I still remember when I took my bar exam at the now demolished Astro Hall. And how, during the lunch break, I walked over to the Dome and went to the video board booth. My boss left the door unlocked for me, and I was able walk inside, sit down, gaze out over the baseball field and relax for a bit in that type of calm that one can only experience inside a stadium on game day.
Let's flash forward 24 years. The Astrodome is now a relic, replaced by a behemoth of a football stadium and a baseball stadium. And in all of that time, knowing that something needs to be done about the Astrodome, the great minds that run Houston and Harris County have still not come up with a plan that will legitimately save it without turning it into a huge financial drain for taxpayers. But that doesn’t mean they have stopped trying to figure out ways to put the building to use. And the latest idea is something the folks who put on those Pink Floyd laser shows would love. (Also: Do they even still have Pink Floyd laser shows?)
The Houston Chronicle is reporting that Harris County commissioners court, last month, voted to spend $65,000 on a study to determine just how much it would actually cost to use the Dome roof to project a giant light show for the Super Bowl in February. Now, $65,000 is not really that big of a deal, especially when compared to some of the other ideas regarding the Dome that the county has chased. Still, it's a lot of money to spend for studying the feasibility of something that the Burke Baker Planetarium used to offer on a weekly basis.
But here’s the deal: At some point, the county officials have to decide what they're going to do with the Astrodome. Especially seeing as how elections regarding the matter have essentially been ignored. And especially seeing as how it’s now 20 years since Drayton McLane issued his build-a-new-stadium-or-the-Astros-are-gone demand.
That makes for 20 years that the Astrodome has been a dead man walking. Twenty years since it was called a dump, and labeled as obsolete by the city and county bodies that are now telling everybody that it’s an architectural marvel that must be preserved at all cost, no matter how nonsensical the plan might be. Sure, the future of the Astrodome is something that should have been considered at the time the city and the county were caving in to every demand of McLane’s, but at that time, people were too busy trashing it to think about the future.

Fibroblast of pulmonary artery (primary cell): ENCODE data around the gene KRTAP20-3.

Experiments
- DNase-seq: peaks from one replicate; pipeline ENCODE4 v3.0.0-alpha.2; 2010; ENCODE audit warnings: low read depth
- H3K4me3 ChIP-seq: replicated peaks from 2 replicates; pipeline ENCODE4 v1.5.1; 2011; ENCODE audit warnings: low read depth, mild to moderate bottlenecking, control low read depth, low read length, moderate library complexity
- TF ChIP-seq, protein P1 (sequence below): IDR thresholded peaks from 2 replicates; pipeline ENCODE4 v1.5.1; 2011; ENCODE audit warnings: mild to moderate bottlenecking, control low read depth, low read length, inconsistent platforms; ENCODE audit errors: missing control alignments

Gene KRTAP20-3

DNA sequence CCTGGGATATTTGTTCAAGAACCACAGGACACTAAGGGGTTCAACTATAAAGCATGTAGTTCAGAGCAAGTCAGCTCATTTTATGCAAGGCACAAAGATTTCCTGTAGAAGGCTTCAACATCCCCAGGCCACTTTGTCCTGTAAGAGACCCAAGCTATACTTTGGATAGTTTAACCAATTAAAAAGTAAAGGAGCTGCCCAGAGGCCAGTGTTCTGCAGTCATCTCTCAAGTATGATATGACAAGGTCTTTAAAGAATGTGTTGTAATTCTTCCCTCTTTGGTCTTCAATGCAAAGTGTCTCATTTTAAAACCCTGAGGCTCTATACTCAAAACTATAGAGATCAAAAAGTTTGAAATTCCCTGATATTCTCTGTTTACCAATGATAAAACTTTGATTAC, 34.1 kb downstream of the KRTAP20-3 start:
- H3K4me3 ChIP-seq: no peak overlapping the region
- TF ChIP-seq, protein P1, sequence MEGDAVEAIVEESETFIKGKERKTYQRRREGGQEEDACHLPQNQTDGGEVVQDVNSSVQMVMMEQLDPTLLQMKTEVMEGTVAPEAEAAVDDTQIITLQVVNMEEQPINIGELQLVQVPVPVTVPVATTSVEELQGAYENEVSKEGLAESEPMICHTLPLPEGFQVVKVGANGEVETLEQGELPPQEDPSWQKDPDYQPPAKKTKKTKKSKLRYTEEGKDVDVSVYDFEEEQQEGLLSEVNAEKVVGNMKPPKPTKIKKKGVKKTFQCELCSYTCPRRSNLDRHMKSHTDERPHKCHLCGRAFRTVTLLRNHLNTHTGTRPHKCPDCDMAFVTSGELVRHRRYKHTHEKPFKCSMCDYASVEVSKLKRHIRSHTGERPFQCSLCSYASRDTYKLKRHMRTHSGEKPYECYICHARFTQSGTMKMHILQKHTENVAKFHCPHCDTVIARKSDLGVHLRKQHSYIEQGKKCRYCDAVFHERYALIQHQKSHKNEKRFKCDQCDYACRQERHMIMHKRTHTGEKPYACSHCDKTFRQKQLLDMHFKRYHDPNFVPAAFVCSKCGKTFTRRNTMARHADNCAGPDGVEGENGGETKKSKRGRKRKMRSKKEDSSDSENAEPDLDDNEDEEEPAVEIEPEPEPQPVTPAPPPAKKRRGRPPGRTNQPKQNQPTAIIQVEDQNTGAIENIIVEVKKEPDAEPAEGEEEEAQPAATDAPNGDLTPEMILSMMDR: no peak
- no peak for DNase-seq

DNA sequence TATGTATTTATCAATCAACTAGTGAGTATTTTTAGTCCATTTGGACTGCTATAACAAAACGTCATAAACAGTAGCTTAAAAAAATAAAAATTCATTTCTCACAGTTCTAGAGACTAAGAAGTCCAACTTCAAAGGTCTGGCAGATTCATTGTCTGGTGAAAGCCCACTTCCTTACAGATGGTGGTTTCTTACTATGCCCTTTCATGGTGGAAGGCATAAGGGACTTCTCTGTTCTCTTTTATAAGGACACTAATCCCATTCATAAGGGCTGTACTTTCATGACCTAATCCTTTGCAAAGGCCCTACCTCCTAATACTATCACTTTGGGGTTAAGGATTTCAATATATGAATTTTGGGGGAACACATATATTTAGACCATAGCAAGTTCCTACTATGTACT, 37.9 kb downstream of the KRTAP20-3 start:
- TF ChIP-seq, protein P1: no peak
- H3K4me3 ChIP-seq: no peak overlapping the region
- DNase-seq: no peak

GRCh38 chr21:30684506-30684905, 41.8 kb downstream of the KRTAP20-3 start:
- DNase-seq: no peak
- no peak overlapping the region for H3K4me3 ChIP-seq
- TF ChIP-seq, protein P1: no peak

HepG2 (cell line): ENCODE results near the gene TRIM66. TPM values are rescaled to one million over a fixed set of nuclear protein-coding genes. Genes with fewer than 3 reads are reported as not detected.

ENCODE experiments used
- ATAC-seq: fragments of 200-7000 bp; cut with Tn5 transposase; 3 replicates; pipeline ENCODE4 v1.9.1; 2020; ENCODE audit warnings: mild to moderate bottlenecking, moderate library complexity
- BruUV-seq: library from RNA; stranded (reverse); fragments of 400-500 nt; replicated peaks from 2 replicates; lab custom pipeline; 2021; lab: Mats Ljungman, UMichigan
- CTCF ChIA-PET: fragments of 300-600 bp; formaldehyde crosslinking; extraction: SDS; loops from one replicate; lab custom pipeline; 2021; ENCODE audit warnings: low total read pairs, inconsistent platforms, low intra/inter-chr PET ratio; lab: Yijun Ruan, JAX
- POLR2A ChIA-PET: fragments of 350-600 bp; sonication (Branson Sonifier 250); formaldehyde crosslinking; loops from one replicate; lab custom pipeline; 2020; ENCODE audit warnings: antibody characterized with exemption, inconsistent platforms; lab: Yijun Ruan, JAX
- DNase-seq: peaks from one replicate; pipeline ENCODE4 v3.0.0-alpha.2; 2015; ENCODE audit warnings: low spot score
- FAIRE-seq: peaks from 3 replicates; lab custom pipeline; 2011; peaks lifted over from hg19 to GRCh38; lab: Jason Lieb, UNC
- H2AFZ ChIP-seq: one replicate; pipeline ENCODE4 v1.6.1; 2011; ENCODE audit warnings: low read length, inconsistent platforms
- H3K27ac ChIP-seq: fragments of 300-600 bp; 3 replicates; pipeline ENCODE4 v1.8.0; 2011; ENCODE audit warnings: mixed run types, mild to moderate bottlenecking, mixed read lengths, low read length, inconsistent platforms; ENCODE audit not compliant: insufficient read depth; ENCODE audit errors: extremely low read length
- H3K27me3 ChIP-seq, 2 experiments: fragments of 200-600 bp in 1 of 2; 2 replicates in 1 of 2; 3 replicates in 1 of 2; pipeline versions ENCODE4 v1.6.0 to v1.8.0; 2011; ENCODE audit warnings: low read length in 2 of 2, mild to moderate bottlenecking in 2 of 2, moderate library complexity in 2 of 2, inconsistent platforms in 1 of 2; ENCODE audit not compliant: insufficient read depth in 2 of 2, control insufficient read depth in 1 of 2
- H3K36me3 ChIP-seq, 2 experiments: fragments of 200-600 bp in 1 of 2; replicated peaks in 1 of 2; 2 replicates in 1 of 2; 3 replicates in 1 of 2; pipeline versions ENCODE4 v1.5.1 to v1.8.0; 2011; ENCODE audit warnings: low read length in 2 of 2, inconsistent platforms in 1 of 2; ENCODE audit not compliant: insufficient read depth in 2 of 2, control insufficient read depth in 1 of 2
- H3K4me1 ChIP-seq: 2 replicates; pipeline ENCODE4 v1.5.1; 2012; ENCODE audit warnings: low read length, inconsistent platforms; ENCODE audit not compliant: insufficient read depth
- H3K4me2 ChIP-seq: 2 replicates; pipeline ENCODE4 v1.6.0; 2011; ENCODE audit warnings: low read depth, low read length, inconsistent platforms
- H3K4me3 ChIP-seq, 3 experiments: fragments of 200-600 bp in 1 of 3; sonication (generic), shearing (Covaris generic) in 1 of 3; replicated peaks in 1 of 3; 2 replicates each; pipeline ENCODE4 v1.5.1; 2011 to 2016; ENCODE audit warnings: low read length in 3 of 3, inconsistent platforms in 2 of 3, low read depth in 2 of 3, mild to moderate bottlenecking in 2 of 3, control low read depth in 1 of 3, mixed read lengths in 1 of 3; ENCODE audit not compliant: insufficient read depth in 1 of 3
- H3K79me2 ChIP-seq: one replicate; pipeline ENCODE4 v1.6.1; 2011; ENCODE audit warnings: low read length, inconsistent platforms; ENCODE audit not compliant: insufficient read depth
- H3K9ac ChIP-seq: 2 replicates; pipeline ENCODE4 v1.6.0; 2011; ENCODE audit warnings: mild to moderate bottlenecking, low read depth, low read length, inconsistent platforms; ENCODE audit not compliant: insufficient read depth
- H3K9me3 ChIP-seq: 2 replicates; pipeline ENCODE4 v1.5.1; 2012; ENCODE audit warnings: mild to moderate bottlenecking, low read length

The truth is that the Astrodome is an architectural wonder. It truly is a one-of-a-kind stadium, which is something that can be said for no other sports arena in Houston. And when the Astros departed for downtown Houston, the thought process should have immediately been about renovating the Dome and putting it to its best use. But that’s not what happened.
Instead, the Texans came along and got a gigantic aircraft hangar with no personality and a roof that fell apart the first time a hurricane hit it. If real thought had gone into the situation, if there had been some real planning, then there’s no reason to think that the Astrodome could not have been renovated for the Texans. Sure, there might not have been a retractable roof, but how many times is the NRG Stadium roof ever opened? It can be one of Houston’s rare gorgeous fall days when everything is perfect, and the roof will be closed. And what do the Texans play on — an artificial turf.
So the Texans play in a ripoff of the Astrodome under the same conditions as the Oilers, in a building that cost a ton of cash, when instead, with maybe some forethought and creative planning, the Astrodome could still be a viable building, and not a rotting hulk wasting away while city and county officials try to figure out what to do with it. And seriously, there has to be something better than lining up a Pink Floyd laser show for the roof of the Dome.
I haven’t been inside the Astrodome since 2001. I haven’t been invited inside for any of the media tours that have been held over the years. But no matter what happens, I still have all those memories of the Astrodome, and of my years working there. I got to watch Craig Biggio and Jeff Bagwell as rookies, and experience the shock-and-awe of the Jack Pardee Houston Cougars, and the continued playoff disappointments of the Oilers. And it’s that place where, for a few hours in July 1992, I was able to escape and relax in the midst of the Texas Bar Exam.
So come on. It’s been 20 years. Come up with a viable plan, or let’s tear it down. Stop wasting money, and stop letting it waste away.